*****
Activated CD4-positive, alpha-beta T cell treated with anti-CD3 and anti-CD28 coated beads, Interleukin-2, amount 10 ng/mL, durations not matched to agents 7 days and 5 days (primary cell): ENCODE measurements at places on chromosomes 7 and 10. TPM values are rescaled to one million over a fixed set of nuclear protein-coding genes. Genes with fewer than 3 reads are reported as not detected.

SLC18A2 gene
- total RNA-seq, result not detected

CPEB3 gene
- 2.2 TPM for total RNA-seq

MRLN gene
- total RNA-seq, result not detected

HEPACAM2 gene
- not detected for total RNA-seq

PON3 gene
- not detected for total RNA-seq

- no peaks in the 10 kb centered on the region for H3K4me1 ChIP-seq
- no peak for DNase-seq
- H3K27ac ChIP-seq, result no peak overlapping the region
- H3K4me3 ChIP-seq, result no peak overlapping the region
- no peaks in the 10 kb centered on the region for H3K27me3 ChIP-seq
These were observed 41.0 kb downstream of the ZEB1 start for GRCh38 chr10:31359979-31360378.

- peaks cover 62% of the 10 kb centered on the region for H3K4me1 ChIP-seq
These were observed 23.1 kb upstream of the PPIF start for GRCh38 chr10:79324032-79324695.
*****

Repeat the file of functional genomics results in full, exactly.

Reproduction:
Activated CD4-positive, alpha-beta T cell treated with anti-CD3 and anti-CD28 coated beads, Interleukin-2, amount 10 ng/mL, durations not matched to agents 7 days and 5 days (primary cell): ENCODE measurements at places on chromosomes 7 and 10. TPM values are rescaled to one million over a fixed set of nuclear protein-coding genes. Genes with fewer than 3 reads are reported as not detected.

SLC18A2 gene
- total RNA-seq, result not detected

CPEB3 gene
- 2.2 TPM for total RNA-seq

MRLN gene
- total RNA-seq, result not detected

HEPACAM2 gene
- not detected for total RNA-seq

PON3 gene
- not detected for total RNA-seq

- no peaks in the 10 kb centered on the region for H3K4me1 ChIP-seq
- no peak for DNase-seq
- H3K27ac ChIP-seq, result no peak overlapping the region
- H3K4me3 ChIP-seq, result no peak overlapping the region
- no peaks in the 10 kb centered on the region for H3K27me3 ChIP-seq
These were observed 41.0 kb downstream of the ZEB1 start for GRCh38 chr10:31359979-31360378.

- peaks cover 62% of the 10 kb centered on the region for H3K4me1 ChIP-seq
These were observed 23.1 kb upstream of the PPIF start for GRCh38 chr10:79324032-79324695.